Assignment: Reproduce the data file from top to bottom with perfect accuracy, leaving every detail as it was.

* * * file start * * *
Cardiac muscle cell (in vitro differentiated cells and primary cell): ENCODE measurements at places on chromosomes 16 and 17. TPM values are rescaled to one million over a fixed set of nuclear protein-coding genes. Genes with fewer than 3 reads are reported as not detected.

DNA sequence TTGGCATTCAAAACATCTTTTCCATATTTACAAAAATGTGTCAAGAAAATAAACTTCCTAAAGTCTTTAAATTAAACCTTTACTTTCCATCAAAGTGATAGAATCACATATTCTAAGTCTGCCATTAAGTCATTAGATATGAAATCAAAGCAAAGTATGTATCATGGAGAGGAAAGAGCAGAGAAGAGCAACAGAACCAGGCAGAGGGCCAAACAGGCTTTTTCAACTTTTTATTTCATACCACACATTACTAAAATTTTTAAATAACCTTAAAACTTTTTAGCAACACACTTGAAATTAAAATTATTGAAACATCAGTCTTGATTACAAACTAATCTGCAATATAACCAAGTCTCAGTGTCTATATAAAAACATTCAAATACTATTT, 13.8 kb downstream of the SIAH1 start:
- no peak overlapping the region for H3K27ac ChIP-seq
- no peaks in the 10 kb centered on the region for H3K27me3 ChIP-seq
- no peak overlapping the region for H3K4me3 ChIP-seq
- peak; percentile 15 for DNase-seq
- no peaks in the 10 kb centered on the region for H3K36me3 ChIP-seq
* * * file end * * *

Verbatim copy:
Cardiac muscle cell (in vitro differentiated cells and primary cell): ENCODE measurements at places on chromosomes 16 and 17. TPM values are rescaled to one million over a fixed set of nuclear protein-coding genes. Genes with fewer than 3 reads are reported as not detected.

DNA sequence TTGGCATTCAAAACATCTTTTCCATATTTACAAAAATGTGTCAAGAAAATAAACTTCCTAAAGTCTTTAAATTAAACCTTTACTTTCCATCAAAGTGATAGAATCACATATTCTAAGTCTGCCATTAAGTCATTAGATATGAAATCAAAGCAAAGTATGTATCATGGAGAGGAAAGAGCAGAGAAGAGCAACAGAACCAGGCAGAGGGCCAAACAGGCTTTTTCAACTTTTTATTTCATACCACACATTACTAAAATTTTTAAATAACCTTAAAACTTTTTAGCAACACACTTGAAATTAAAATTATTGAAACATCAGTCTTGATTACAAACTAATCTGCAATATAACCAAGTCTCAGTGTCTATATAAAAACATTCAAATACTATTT, 13.8 kb downstream of the SIAH1 start:
- no peak overlapping the region for H3K27ac ChIP-seq
- no peaks in the 10 kb centered on the region for H3K27me3 ChIP-seq
- no peak overlapping the region for H3K4me3 ChIP-seq
- peak; percentile 15 for DNase-seq
- no peaks in the 10 kb centered on the region for H3K36me3 ChIP-seq